Thank you for your interest in radioactive iodine therapy for your hyperthyroid cat. We hope to answer your questions about this important decision for your companion.
Hyperthyroidism is the most common endocrine (hormone) disease in cats. Older cats are most commonly affected, and the disease is caused by a benign (not cancerous) growth in the thyroid gland 95 percent of the time. Because the underlying disease is often benign, hyperthyroidism can usually be cured with treatment. Signs of hyperthyroidism include weight loss in spite of increased appetite and food consumption, increased drinking and urinating, vomiting, diarrhea, excitability, hair coat changes, altered sleep patterns, and changes in breathing rate. Left untreated, hyperthyroid cats can die from heart failure. Duration and progression of signs are variable; some cats progress rapidly over weeks, and others progress more slowly.
Treatment modalities include daily pills given by mouth (methimazole or Tapazole®), surgical removal of thyroid glands, and radioactive iodine (I 131). Your veterinarian has recommended I131 for your cat. This treatment involves administering an injection of iodine with a radioactive substance attached. This I131 injection accumulates in the abnormal thyroid tissue, and the radioactivity kills the abnormal tissue without harming other vital structures nearby. Because of the use of radioactivity, cats are kept in an isolation ward for five to seven days following treatment. During this time, handling is minimized and client visits are prohibited. One-time treatment is effective in greater than 90 percent of cats. Since the treatment only affects the abnormal tissue, most cats (approximately 90 percent) have normal return of thyroid function and do not need thyroid hormone supplements.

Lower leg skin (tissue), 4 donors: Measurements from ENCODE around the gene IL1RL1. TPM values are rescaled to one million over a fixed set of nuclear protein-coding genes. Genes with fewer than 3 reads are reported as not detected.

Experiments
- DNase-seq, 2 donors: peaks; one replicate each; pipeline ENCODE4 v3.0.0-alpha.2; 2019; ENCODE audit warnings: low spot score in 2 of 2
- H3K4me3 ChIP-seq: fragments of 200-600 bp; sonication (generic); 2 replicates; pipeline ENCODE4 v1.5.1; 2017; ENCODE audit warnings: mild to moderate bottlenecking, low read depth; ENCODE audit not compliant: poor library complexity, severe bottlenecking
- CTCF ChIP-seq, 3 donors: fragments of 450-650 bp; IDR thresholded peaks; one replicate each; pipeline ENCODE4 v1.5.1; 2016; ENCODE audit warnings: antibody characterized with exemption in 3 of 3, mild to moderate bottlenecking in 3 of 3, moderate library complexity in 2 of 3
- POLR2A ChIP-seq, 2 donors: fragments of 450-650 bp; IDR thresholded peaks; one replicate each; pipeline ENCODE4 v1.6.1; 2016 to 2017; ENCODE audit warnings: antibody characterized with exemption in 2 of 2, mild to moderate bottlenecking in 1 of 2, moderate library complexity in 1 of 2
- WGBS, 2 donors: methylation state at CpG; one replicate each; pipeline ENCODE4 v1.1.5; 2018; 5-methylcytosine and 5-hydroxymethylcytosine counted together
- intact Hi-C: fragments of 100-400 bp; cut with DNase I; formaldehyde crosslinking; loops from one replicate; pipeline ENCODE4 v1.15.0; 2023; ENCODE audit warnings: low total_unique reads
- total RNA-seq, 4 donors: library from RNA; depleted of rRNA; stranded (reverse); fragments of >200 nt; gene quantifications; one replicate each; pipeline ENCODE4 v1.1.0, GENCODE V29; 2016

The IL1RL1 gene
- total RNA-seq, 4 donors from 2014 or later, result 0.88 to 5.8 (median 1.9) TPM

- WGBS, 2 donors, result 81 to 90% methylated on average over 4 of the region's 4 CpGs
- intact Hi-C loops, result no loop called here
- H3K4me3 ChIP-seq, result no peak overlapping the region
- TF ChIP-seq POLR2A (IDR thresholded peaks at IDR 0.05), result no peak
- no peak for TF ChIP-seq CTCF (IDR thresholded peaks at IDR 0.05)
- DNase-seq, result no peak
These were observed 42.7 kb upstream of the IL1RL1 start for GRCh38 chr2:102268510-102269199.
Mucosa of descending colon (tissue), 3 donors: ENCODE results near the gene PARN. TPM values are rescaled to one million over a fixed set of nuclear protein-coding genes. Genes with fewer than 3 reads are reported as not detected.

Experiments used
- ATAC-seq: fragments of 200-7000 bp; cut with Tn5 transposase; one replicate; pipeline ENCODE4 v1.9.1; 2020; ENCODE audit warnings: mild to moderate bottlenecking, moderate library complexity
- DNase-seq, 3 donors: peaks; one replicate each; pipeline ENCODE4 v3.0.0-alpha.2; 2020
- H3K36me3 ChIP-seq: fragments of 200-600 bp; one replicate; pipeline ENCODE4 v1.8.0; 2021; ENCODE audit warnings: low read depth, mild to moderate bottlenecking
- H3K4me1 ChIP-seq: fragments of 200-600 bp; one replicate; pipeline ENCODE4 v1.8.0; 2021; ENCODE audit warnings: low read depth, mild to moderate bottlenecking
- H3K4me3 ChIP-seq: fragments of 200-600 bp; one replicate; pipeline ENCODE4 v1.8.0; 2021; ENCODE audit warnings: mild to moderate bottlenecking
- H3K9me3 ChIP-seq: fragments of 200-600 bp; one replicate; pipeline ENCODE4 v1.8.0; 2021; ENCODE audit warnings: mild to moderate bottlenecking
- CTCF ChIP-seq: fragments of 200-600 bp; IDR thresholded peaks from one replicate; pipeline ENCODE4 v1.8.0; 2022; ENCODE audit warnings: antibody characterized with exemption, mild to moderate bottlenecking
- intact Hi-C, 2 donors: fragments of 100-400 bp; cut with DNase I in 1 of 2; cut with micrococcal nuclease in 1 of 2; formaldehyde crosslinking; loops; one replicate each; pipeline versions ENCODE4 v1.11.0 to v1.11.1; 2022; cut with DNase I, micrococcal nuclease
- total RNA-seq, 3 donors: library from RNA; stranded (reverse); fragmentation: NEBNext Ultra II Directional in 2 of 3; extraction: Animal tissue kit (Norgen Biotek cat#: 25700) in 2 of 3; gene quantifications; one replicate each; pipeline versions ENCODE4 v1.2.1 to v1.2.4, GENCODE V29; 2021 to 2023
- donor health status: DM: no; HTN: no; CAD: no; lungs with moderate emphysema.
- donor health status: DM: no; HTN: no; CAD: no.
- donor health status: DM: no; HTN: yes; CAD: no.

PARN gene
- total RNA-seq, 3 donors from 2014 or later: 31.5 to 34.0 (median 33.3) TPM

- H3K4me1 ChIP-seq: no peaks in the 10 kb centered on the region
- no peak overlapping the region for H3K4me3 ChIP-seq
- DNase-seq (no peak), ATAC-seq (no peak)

With any form of hyperthyroid treatment, blood tests for kidney function can become abnormal following normalization of thyroid function. The treatments do not injure the kidneys. However, hyperthyroidism can mask underlying kidney disease because of the effects on kidney blood flow. In rare cases, cats can develop overt kidney failure. To evaluate for this risk, blood and urine tests should be evaluated prior to treatment. In many cases, your clinician may recommend a trial with methimazole (oral, or for cats difficult to administer pills, topical) to ensure that your cat is safe to undergo permanent treatment with radioactive iodine. The requirement of this trial is that the thyroid hormone concentration returns to the reference range and that concurrent blood tests and urinalysis support adequate kidney function. Your clinician will speak with you further about this risk based upon their examination and evaluation of blood and urine test results.
Blood chemistry, complete blood count (CBC), thyroid testing (T4) and urinalysis are required to be done within four weeks of your appointment. These tests can be done at the time of your appointment here, or by your veterinarian prior to referral. We also recommend a chest X-ray to screen for any other disease processes and to look for evidence of heart failure. During your visit here, a complete physical examination is performed by the student and veterinarian working together. Further thyroid evaluation (thyroid ultrasound or scan) is performed here to evaluate for the possibility of malignant thyroid cancer. This testing might require light sedation. Based on the exam and test results, we will recommend I131 treatment if we believe it is in your cat’s best interest.